Q. What are the appropriate swab kits to use for COVID19 testing?

Medical providers can use any available Viral Transport Media (VTM) or Universal Transport Media (UTM) available to them, making sure to follow instructions on the testing materials and ensuring the vial is completely closed and sealed.

Q: How does the process for testing in Louisiana for COVID-19 work?

Most if not all healthcare providers in Louisiana have access to testing resources. Contact your healthcare provider to inquire about testing.

Testing sites have been established throughout the state, and each have their own requirements. For the most up-to-date listing of these sites, visit: http://ldh.la.gov/coronavirus. Click on Community Testing Centers

Q: Will the State identify COVID-19 patients?

No. Because of patient privacy laws, the Louisiana Department of Health cannot provide any information that might identify patients. This includes name, residence of patient or any other potentially identifying patient information.

Q: Do hospitals have policies in place to keep inpatients who have been tested for COVID-19 and whose tests are pending from having visitors in their rooms?

Hospitals and other healthcare facilities are restricting non-essential personnel from visiting people in their facilities. Patients under investigation (awaiting testing) should not have visitors, and healthcare personnel should be wearing appropriate personal protective equipment.

Q: Is the State testing patients who are in jail?

Patients who are suspected to have COVID-19 and who reside in a correctional facility or in a long term care facility are appropriate for testing by the State lab.

Q: Is everyone who dies being tested for COVID-19?

The only decedents who should be tested for COVID-19 by a coroner are those people who die with respiratory symptoms that are suggestive of a COVID-19, AND who did not have a link to someone with a known COVID-19. There is no need to test those who die of a “COVID-19-like” illness if they have been associated with another case (we’ll consider this a COVID-19 death). In addition, there is no need to test for COVID-19 in a person who did not die of a severe respiratory illness suggestive of COVID-19.

Q:  What determines whether or not a fatality is attributed to COVID-19?

When a death is counted as a COVID-19 death it means there has been a positive test result. It does not necessarily mean it is the cause of death. The cause of death could be a combination of COVID-19 and underlying conditions/complications.

Q:  I have heard that blood donations are needed. What will the blood be used for and how can I help?

Blood centers are seeking plasma donations from people who have had COVID-19 and are fully recovered. Those who have recovered have antibodies in their plasma that can attack the virus in other people.

Known as convalescent plasma, this type of blood donation is being evaluated as treatment for patients with serious or immediately life-threatening COVID-19 infections, or those who are at high risk of progression to severe or life-threatening disease.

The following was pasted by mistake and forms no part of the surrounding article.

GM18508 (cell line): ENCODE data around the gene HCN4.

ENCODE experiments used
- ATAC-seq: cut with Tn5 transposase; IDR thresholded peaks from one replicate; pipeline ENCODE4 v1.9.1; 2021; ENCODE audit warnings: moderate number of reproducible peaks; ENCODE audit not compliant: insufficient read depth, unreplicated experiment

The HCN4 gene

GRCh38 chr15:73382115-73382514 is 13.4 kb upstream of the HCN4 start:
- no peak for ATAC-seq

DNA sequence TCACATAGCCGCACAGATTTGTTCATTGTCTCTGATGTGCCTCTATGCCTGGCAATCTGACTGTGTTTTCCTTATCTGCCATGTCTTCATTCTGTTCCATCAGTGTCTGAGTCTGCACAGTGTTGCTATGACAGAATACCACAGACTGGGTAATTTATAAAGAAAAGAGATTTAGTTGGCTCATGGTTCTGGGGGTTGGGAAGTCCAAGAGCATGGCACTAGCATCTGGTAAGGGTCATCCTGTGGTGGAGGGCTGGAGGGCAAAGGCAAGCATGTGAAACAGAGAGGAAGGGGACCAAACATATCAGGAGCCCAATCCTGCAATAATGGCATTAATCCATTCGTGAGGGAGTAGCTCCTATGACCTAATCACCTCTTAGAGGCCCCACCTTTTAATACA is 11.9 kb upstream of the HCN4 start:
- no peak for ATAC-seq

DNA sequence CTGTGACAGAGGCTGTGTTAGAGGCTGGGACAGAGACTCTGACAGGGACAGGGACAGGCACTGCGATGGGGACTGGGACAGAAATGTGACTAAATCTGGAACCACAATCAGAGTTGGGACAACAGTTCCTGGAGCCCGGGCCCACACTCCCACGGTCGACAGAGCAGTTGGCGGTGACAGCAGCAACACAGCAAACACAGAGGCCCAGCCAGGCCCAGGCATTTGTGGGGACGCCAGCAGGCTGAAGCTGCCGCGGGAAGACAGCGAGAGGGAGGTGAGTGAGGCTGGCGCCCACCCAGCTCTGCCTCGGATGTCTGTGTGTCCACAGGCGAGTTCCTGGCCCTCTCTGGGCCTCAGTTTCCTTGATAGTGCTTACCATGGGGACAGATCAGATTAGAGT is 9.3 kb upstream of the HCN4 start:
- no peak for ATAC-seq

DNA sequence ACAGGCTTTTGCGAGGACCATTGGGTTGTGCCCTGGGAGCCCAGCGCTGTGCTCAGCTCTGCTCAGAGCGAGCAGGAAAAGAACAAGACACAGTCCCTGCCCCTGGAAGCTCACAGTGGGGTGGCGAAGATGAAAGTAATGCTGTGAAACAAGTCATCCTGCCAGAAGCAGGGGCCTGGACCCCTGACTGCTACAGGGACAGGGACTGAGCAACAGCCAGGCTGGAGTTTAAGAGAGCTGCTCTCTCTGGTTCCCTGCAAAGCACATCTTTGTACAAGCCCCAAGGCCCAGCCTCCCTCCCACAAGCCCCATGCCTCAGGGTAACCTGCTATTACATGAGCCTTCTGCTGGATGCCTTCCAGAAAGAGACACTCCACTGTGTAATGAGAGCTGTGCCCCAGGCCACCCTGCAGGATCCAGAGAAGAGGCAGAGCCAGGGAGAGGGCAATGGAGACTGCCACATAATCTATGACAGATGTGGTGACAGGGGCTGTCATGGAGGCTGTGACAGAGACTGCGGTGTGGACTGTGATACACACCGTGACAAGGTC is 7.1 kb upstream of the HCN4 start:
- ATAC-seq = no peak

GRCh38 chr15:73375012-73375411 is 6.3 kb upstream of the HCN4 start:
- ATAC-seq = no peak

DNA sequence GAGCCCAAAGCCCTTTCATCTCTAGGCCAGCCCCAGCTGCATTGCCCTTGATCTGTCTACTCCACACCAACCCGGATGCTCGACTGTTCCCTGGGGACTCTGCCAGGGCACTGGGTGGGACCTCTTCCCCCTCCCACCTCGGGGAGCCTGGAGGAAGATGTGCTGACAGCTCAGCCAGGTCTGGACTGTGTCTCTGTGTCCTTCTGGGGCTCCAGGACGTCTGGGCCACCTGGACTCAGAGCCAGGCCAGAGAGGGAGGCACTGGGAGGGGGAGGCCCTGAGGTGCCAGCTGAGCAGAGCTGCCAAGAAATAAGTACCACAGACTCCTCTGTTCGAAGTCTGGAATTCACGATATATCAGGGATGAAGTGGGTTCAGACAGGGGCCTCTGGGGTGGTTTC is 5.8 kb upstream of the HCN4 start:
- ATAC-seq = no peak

If you are interested, contact your nearest blood center.

Q:  Is it safe to travel within the U.S.?

Because cases of coronavirus disease (COVID-19) have been reported in all states, depending on your unique circumstances, you may choose to delay or cancel your plans. The CDC offers travel guidance at: https://www.cdc.gov/coronavirus/2019-ncov/travelers/index.html

If you do decide to travel, be sure to take steps to help prevent getting and spreading COVID-19 and other respiratory diseases during travel.

Crowded travel settings, like airports, may increase chances of getting COVID-19, if there are other travelers with coronavirus infection.

Q: Can people be admitted into community-based residential care facilities?

Yes. Facilities such as residential substance use disorder treatment facilities, psychiatric residential treatment facilities [PRTFs] and therapeutic group homes should continue to provide these essential services to both existing and newly-admitted patients.

These facilities should provide services as long as such individuals can be managed safely in those settings, are not at risk for more severe medical outcomes or respiratory disease, and are not in need of more acute or higher levels of medical care.

Q: Can inpatient and residential facilities combine residents of several homes/units if staffing is not available?

Because of the high infection rate of COVID-19 and the increased vulnerability of people with disabilities to have serious responses due to complications, people should, as a rule, not be forced into settings that would increase social interaction beyond recommended levels. Instead, people should be moved into community-based settings, if possible.

Q: How should facilities monitor or restrict healthcare facility staff?

The same screening performed for visitors should be performed for facility staff.

Q: Should inpatient and residential facility community activities be limited for all people or should it be a person-centered decision?